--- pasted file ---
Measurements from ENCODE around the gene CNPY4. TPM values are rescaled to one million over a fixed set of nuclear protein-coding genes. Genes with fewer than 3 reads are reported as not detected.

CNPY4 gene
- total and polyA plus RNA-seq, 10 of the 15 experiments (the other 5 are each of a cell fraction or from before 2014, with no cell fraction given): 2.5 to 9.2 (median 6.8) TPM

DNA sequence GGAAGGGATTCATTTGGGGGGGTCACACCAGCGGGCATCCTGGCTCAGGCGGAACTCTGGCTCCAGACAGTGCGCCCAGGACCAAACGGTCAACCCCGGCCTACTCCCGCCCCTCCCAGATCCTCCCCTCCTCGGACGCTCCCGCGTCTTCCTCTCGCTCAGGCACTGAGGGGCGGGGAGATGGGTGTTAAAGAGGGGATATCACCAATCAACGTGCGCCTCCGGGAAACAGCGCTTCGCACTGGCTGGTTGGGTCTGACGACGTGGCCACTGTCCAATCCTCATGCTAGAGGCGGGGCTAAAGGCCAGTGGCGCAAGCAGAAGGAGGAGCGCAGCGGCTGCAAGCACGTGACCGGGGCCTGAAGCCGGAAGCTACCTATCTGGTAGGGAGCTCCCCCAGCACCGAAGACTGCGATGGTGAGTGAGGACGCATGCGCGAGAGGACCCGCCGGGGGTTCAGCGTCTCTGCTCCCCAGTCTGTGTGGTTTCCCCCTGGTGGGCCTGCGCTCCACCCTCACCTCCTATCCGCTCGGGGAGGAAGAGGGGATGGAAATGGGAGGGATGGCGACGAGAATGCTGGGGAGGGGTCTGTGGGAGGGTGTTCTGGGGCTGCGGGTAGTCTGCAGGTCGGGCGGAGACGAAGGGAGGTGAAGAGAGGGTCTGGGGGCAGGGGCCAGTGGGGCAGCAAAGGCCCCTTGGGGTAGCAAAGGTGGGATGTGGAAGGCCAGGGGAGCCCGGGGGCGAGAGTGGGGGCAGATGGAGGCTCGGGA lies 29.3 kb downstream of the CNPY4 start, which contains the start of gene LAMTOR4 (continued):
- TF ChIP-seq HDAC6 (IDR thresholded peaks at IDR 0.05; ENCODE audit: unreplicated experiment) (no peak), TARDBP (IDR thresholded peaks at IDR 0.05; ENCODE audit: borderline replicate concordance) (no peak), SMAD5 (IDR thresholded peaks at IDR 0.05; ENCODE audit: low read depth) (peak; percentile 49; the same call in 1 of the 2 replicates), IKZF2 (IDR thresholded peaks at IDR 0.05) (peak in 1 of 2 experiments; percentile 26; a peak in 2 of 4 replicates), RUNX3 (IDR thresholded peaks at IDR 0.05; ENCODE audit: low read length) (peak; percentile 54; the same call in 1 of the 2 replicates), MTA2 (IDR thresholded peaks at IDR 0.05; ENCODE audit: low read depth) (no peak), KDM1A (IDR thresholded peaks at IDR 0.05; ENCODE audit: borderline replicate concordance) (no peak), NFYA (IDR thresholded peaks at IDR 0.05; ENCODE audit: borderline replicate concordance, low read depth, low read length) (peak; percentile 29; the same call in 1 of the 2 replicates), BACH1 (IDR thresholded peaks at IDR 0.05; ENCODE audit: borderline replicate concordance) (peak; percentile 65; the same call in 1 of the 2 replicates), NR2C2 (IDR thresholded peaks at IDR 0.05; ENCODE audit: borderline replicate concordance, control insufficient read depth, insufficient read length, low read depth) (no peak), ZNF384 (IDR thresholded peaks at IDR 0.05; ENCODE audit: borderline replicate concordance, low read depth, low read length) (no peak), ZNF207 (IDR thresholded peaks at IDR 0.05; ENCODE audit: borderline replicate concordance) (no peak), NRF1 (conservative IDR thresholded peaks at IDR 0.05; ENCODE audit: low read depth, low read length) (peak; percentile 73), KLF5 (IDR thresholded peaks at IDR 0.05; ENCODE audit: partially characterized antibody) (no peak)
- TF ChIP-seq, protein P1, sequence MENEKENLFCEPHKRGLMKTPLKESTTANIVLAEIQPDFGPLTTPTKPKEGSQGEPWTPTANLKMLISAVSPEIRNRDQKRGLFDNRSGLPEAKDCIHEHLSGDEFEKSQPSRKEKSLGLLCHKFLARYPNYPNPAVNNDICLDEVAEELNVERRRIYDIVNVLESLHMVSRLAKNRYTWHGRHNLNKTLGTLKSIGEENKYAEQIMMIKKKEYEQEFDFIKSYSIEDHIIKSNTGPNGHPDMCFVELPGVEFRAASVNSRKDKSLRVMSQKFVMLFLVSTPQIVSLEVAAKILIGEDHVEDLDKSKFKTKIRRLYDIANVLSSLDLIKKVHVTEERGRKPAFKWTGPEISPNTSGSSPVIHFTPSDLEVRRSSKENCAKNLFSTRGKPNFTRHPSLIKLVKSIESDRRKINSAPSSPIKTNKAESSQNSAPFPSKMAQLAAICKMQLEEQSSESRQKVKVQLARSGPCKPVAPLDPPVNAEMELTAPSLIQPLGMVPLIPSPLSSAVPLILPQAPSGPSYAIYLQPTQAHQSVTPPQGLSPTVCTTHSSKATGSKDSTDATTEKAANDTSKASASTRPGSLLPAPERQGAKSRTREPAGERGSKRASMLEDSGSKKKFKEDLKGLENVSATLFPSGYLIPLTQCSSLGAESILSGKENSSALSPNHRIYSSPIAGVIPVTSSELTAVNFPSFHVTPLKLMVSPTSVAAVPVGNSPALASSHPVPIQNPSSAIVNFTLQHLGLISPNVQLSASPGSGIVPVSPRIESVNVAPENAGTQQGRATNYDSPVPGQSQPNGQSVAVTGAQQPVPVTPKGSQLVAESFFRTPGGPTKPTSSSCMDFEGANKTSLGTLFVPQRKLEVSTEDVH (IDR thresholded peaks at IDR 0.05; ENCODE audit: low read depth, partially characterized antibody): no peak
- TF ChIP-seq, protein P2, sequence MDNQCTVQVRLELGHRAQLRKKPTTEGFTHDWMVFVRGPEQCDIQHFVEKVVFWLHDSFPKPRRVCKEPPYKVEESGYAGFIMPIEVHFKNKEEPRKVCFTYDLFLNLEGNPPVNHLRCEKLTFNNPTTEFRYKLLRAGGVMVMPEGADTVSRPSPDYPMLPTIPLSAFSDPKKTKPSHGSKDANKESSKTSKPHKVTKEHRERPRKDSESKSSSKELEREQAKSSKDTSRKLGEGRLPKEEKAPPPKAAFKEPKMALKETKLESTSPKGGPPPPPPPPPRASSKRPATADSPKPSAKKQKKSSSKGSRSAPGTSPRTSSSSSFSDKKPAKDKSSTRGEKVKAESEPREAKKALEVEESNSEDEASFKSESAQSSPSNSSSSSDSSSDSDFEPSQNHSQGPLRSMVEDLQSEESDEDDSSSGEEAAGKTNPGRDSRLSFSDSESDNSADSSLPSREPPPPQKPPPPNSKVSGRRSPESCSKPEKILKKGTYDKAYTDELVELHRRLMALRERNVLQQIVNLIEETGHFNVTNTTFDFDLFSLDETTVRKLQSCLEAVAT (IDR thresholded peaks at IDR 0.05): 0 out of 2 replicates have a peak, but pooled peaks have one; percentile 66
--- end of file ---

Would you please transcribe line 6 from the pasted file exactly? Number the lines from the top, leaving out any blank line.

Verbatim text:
- TF ChIP-seq, protein P1, sequence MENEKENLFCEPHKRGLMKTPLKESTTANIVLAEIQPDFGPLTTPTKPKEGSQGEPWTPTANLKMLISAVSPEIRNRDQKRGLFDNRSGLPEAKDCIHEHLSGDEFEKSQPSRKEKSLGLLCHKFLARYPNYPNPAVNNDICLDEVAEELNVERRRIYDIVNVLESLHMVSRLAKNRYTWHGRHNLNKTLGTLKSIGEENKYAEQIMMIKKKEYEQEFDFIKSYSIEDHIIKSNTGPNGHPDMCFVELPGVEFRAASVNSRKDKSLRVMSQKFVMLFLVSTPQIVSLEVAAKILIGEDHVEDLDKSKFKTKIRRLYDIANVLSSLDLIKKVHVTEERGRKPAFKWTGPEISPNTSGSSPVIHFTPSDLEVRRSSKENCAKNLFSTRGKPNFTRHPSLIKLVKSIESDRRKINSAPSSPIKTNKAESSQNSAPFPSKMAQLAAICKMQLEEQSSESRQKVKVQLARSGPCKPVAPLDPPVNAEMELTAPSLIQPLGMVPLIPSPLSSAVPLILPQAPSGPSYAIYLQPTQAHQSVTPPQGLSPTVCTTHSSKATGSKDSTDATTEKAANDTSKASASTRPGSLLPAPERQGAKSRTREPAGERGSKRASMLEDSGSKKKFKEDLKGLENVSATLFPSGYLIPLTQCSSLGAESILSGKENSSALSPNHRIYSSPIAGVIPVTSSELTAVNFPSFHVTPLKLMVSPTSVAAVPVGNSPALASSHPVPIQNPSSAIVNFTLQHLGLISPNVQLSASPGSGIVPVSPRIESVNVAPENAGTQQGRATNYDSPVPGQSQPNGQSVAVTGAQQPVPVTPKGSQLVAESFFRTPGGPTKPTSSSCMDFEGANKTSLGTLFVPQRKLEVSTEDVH (IDR thresholded peaks at IDR 0.05; ENCODE audit: low read depth, partially characterized antibody): no peak